The clinical neurophysiology of tension-type headache

Giorgio Sandrini, Paolo Rossi

Research output: Book/ReportBook

Abstract

Despite being widely investigated, the pathogenesis of tension-type headache (TTH) continues to be debated. Among the different approaches used to explore the mechanisms underlying TTH, clinical neurophysiology plays an important role. Studies to date have focused mainly on two areas: (1) evaluation of peripheral factors (i.e., by electromyography (EMG)); and (2) exploration of the role of the pain control system. In the second of these areas, a large number of studies have explored trigeminal pathways, in particular using reflexes (e.g., the trigeminofacial reflex, trigeminotrigeminal reflexes). More recently, the descending inhibitory system, known to modulate both the trigeminal and the spinal system, has also been investigated. In addition, several studies have sought to establish whether there are neurophysiological parameters that could be markers of this condition, but the results of these were inconclusive, since some abnormalities could frequently be observed in migraine too.This chapter critically reviews the clinical neurophysiology of TTH. It concludes that the majority of neurophysiological studies on TTH present serious methodological flaws that will have to be overcome to allow further understanding of the mechanisms of TTH.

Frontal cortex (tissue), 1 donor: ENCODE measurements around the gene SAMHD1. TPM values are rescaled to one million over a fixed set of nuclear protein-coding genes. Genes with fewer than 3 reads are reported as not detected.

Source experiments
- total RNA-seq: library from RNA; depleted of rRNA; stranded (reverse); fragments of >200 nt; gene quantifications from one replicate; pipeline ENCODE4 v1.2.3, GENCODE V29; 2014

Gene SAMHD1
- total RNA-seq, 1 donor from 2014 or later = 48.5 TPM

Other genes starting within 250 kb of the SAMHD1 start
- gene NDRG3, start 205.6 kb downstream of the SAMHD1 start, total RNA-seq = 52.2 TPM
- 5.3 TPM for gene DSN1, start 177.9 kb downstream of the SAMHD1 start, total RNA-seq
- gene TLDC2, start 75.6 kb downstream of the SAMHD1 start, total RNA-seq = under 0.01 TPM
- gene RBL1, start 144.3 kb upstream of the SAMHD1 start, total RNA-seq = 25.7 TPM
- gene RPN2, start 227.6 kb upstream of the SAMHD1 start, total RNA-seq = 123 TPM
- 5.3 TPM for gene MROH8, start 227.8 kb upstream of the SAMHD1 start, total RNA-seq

Original languageEnglish
PublisherUnknown Publisher
Number of pages10
Volume97
EditionC
DOIs
Publication statusPublished - 2010

Publication series

NameHandbook of Clinical Neurology
No.C
Volume97
ISSN (Print)00729752

ASJC Scopus subject areas

  • Clinical Neurology
  • Neurology

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